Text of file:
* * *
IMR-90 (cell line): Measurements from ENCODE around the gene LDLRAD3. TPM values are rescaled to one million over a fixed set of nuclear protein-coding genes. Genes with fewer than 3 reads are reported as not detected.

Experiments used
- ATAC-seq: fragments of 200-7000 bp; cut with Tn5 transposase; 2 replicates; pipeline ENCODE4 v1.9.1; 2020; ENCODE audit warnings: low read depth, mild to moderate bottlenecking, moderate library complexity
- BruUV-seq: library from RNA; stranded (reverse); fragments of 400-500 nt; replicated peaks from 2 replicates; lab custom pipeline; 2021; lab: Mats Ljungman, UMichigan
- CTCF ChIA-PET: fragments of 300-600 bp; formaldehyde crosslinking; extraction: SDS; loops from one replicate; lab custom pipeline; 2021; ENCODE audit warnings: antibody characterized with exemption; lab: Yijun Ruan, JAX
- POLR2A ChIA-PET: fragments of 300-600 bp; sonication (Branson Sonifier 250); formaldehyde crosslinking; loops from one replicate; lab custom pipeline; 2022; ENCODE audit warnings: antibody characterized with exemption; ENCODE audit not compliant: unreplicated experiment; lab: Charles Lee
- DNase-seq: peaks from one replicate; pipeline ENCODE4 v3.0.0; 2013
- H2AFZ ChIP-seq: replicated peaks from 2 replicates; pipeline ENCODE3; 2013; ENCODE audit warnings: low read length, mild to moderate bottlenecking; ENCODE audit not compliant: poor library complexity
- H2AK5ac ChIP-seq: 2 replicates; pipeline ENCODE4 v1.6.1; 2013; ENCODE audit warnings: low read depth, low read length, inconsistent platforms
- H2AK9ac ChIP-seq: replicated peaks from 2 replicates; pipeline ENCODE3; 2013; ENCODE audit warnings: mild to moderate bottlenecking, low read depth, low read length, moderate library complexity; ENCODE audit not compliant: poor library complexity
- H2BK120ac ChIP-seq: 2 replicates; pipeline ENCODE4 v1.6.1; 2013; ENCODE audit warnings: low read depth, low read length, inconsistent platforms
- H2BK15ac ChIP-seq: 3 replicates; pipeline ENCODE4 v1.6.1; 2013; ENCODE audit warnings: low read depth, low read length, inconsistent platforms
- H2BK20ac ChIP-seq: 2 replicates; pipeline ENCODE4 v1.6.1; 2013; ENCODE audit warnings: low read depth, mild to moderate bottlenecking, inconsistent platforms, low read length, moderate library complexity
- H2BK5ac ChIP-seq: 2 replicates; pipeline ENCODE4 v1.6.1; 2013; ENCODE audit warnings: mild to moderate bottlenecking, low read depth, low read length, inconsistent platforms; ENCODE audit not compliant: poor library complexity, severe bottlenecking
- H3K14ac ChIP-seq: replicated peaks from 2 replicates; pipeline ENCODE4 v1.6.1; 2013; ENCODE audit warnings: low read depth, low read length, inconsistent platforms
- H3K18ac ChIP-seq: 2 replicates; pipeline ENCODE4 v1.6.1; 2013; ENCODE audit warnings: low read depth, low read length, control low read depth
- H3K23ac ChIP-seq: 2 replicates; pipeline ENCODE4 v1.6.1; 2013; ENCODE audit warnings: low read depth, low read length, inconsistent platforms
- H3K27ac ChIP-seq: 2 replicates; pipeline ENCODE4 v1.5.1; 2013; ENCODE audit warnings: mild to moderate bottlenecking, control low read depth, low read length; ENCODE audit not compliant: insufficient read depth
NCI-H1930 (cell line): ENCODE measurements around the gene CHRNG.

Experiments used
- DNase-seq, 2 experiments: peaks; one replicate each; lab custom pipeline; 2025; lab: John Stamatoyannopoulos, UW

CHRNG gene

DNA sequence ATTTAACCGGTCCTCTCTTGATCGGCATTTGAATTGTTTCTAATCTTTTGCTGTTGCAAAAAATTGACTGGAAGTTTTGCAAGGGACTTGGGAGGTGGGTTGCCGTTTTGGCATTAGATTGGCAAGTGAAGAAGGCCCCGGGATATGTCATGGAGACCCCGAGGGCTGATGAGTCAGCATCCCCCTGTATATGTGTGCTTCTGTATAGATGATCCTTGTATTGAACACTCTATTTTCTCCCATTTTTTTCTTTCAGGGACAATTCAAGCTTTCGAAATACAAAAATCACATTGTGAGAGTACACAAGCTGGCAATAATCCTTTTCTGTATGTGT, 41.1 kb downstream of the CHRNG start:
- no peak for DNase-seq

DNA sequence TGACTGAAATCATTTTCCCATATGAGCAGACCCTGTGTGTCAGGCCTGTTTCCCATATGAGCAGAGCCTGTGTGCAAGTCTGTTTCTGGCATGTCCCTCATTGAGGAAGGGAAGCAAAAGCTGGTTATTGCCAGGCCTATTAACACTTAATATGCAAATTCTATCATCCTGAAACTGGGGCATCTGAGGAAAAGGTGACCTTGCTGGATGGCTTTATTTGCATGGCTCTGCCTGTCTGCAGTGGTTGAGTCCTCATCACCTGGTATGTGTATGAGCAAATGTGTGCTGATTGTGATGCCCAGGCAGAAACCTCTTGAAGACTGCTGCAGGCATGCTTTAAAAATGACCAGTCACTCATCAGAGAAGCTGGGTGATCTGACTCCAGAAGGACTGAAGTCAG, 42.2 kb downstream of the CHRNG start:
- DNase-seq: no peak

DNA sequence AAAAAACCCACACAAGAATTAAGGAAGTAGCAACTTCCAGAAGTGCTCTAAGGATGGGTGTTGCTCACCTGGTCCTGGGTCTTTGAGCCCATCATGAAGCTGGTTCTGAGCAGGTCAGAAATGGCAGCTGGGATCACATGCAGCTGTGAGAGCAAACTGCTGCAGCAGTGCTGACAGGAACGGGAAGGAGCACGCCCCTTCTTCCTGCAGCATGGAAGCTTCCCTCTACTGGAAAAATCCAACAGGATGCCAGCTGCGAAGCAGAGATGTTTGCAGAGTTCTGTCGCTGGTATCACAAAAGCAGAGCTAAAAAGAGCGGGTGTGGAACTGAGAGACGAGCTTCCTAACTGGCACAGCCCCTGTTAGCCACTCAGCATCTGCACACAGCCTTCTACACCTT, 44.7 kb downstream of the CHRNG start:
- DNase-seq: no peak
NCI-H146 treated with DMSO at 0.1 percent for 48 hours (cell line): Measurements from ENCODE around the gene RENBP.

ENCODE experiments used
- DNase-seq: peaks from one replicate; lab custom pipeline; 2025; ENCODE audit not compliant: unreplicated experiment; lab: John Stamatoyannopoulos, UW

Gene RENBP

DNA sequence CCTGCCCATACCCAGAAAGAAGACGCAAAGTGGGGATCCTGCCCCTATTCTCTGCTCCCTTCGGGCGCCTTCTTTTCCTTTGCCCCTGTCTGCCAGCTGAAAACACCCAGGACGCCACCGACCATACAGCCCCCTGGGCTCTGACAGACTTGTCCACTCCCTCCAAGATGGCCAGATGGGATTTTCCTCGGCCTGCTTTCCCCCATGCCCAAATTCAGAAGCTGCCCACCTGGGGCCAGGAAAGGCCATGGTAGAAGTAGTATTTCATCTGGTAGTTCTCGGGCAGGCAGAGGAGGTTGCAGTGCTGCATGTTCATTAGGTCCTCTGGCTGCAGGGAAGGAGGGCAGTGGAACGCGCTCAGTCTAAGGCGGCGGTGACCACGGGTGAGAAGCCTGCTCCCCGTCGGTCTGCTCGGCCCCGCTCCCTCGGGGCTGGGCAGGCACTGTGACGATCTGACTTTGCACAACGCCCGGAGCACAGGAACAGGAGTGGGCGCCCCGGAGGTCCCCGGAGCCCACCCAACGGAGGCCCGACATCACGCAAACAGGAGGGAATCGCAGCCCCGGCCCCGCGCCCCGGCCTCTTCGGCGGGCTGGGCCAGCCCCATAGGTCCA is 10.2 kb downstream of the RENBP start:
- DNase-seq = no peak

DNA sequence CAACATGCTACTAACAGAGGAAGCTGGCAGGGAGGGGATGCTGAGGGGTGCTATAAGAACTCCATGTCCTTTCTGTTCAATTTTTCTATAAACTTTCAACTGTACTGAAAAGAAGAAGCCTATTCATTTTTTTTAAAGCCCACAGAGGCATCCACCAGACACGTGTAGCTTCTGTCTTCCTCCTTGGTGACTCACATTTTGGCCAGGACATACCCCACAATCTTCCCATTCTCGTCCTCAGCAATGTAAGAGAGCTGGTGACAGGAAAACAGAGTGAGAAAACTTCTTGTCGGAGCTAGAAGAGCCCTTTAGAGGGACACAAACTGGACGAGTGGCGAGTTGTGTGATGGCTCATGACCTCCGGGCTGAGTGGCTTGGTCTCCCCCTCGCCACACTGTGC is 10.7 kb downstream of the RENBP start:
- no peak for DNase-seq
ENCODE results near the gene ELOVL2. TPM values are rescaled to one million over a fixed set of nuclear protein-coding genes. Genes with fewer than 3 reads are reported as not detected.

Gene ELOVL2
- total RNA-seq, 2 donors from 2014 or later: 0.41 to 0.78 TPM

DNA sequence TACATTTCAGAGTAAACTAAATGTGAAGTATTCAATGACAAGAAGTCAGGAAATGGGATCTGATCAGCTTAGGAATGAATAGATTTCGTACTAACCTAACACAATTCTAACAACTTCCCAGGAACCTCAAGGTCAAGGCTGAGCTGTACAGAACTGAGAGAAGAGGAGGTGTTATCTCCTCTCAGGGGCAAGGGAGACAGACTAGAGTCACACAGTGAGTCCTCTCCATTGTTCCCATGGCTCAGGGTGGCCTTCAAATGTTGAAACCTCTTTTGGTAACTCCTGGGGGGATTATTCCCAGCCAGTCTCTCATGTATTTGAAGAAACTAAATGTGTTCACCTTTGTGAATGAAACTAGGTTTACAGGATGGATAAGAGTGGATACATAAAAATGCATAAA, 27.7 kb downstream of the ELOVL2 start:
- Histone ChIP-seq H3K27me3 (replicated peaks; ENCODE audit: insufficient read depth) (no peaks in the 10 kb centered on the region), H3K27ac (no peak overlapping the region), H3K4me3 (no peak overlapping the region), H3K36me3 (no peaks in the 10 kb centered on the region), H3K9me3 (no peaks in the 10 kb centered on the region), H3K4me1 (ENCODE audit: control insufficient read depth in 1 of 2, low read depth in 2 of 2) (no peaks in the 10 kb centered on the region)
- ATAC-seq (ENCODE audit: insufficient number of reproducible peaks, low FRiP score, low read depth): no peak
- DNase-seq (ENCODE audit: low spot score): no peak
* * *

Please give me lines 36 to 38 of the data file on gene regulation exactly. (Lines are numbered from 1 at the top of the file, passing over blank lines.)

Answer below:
- no peak for DNase-seq
ENCODE results near the gene ELOVL2. TPM values are rescaled to one million over a fixed set of nuclear protein-coding genes. Genes with fewer than 3 reads are reported as not detected.

Gene ELOVL2